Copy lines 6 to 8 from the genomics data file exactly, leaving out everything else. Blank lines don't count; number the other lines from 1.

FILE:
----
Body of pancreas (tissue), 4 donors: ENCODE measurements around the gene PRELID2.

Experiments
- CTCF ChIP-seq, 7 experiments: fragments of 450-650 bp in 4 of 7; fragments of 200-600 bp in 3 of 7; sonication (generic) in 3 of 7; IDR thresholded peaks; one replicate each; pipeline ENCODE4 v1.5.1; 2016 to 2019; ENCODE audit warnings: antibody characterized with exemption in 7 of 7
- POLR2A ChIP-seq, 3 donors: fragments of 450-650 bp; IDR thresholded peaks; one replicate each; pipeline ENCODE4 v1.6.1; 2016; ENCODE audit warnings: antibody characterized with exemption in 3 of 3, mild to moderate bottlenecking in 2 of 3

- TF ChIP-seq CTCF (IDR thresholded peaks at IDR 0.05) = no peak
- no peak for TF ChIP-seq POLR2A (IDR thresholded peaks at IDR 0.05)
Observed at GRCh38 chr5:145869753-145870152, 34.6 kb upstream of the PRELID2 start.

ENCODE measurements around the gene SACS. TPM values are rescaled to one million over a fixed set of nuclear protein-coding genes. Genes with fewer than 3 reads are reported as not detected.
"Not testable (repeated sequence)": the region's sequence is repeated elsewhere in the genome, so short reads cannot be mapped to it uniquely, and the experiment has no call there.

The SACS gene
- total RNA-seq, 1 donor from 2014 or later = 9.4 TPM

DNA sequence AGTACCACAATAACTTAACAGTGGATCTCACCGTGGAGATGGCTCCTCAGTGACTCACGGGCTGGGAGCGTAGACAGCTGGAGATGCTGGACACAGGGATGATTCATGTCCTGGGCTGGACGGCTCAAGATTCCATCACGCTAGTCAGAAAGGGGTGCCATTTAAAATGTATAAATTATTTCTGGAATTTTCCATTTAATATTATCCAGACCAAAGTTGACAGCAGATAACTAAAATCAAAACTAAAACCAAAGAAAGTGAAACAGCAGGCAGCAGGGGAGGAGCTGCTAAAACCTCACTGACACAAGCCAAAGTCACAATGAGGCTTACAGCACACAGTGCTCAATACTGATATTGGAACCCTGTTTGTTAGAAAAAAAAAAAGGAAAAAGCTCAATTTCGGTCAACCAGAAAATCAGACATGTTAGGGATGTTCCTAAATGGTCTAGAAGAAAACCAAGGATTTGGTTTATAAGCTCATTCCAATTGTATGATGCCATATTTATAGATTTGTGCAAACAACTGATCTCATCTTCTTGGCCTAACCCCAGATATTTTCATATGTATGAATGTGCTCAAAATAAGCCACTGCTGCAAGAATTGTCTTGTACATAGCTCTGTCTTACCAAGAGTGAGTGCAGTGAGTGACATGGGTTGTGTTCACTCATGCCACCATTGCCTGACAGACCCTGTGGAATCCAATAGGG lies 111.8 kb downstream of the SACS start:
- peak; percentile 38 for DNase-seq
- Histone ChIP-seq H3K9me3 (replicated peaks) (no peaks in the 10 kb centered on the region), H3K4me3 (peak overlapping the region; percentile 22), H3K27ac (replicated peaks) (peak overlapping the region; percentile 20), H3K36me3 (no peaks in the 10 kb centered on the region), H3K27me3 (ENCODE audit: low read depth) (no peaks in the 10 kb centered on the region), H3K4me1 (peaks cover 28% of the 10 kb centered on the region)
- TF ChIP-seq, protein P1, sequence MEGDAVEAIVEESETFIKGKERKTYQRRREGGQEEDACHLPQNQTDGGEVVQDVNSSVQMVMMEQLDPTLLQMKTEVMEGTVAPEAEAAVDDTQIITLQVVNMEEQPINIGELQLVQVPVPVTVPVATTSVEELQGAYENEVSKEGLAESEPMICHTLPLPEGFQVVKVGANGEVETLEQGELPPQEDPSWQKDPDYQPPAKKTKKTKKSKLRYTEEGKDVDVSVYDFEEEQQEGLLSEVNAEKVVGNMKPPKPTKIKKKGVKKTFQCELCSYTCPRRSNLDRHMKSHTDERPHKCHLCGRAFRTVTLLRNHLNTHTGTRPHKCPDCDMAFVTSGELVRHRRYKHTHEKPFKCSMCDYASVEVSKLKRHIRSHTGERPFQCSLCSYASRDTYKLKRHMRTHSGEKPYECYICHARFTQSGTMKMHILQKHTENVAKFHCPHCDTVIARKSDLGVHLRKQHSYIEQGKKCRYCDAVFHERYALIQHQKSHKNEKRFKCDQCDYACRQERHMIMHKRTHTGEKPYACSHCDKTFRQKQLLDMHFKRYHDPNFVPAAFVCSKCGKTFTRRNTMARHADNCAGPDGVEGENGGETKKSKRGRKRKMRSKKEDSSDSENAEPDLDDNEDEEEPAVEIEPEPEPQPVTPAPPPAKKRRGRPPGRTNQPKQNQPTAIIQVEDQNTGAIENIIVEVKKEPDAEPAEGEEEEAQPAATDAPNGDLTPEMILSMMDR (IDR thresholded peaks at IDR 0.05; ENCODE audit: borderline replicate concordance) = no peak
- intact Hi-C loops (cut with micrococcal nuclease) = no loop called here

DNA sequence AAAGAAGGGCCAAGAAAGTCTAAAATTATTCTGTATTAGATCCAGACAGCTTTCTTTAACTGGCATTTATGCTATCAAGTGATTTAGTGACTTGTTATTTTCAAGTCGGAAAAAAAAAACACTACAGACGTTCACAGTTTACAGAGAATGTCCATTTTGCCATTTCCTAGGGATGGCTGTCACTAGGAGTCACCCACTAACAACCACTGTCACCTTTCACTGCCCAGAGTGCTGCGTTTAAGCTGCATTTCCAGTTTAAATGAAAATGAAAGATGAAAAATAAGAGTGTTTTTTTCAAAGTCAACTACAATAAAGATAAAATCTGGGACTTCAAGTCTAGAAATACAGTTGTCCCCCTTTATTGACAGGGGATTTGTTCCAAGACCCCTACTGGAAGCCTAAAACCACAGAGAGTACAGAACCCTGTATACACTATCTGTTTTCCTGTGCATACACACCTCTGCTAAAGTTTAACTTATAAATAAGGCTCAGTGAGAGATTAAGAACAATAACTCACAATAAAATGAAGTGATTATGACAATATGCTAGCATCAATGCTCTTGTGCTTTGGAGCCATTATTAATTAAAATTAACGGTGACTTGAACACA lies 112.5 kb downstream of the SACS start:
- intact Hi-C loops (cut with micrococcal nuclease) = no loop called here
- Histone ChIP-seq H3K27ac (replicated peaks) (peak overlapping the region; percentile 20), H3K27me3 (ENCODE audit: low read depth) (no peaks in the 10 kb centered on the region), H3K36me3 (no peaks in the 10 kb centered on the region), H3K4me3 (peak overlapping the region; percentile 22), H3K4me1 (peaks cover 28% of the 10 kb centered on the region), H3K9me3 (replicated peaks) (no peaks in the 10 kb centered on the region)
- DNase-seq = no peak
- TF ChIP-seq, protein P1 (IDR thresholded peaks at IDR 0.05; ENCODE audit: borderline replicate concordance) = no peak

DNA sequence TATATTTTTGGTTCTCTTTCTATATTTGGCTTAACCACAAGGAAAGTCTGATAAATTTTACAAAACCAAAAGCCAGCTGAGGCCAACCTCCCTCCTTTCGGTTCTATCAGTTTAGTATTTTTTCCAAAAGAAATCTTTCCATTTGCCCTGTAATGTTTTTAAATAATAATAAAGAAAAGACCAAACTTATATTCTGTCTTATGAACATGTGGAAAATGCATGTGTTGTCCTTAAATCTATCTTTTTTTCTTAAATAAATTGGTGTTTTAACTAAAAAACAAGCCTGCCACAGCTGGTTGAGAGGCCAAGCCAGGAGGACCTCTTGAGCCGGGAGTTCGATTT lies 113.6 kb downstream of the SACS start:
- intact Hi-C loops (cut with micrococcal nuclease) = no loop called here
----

- no peak for TF ChIP-seq POLR2A (IDR thresholded peaks at IDR 0.05)
Observed at GRCh38 chr5:145869753-145870152, 34.6 kb upstream of the PRELID2 start.

ENCODE measurements around the gene SACS. TPM values are rescaled to one million over a fixed set of nuclear protein-coding genes. Genes with fewer than 3 reads are reported as not detected.